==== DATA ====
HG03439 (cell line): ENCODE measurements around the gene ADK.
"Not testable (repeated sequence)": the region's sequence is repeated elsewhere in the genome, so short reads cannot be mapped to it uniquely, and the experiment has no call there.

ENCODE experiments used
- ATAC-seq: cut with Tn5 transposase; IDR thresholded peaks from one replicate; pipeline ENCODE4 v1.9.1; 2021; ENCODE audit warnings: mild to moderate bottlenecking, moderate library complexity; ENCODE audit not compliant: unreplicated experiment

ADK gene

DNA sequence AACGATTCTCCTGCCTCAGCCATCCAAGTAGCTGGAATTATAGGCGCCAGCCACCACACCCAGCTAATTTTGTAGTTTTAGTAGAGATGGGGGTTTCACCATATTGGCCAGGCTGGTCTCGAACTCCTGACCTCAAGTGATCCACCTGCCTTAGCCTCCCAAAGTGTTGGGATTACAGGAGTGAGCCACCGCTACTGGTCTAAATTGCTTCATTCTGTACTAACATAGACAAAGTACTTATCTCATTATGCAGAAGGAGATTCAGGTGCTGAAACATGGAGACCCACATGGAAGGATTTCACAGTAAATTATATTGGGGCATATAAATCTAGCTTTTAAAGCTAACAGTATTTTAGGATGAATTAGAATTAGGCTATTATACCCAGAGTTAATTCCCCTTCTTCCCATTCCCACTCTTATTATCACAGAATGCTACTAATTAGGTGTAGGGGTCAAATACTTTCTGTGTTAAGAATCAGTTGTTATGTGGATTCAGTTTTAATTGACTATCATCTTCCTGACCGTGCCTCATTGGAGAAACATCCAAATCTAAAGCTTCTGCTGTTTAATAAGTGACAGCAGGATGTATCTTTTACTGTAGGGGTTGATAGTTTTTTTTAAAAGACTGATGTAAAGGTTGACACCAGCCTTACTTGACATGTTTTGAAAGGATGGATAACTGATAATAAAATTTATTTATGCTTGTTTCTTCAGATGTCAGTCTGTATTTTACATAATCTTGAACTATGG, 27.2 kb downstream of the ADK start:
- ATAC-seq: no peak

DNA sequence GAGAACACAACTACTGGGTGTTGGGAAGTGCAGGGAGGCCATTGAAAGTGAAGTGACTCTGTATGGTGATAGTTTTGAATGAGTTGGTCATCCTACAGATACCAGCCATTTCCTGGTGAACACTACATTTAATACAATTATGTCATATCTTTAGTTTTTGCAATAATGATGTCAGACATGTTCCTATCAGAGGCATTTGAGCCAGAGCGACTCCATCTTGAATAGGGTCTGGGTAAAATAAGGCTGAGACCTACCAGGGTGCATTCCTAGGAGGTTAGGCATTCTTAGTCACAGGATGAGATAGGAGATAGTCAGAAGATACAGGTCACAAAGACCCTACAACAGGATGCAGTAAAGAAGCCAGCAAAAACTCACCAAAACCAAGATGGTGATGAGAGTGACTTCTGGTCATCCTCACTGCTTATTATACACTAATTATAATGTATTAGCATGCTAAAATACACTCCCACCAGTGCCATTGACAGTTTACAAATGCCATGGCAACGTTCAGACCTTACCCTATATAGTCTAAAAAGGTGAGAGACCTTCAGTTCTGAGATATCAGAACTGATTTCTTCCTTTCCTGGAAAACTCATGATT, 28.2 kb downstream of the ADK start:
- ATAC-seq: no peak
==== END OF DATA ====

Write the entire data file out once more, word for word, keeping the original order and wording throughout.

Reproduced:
HG03439 (cell line): ENCODE measurements around the gene ADK.
"Not testable (repeated sequence)": the region's sequence is repeated elsewhere in the genome, so short reads cannot be mapped to it uniquely, and the experiment has no call there.

ENCODE experiments used
- ATAC-seq: cut with Tn5 transposase; IDR thresholded peaks from one replicate; pipeline ENCODE4 v1.9.1; 2021; ENCODE audit warnings: mild to moderate bottlenecking, moderate library complexity; ENCODE audit not compliant: unreplicated experiment

ADK gene

DNA sequence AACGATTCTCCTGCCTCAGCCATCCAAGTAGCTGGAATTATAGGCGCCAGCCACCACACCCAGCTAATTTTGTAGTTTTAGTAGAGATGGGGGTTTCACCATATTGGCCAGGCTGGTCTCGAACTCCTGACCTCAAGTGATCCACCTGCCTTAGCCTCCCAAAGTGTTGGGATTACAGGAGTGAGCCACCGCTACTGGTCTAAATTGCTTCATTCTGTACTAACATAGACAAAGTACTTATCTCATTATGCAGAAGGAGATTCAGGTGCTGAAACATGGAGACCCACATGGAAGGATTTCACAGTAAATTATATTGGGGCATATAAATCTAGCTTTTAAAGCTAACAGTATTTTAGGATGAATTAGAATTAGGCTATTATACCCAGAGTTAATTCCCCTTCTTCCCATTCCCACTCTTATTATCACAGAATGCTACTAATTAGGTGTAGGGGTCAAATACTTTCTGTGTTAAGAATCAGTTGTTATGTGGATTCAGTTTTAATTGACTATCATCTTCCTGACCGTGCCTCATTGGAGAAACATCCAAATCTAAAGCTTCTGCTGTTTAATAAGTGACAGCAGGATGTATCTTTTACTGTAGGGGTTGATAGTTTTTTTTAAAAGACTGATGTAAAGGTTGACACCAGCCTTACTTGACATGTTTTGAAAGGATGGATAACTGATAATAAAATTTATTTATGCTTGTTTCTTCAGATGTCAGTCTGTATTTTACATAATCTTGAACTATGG, 27.2 kb downstream of the ADK start:
- ATAC-seq: no peak

DNA sequence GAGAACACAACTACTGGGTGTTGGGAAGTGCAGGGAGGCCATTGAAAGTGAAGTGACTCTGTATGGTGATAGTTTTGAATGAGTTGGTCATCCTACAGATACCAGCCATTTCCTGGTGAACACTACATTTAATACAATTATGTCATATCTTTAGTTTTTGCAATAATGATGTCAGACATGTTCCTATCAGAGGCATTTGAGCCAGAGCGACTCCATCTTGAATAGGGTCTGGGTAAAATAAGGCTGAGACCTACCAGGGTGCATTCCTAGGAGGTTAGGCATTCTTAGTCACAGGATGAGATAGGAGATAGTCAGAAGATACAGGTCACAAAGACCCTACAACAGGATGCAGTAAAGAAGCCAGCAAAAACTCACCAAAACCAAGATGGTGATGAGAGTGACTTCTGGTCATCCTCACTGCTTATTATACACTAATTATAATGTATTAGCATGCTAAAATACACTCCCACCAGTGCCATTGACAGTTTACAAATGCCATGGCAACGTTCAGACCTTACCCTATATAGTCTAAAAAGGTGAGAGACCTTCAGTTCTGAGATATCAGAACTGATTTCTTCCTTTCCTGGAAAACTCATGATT, 28.2 kb downstream of the ADK start:
- ATAC-seq: no peak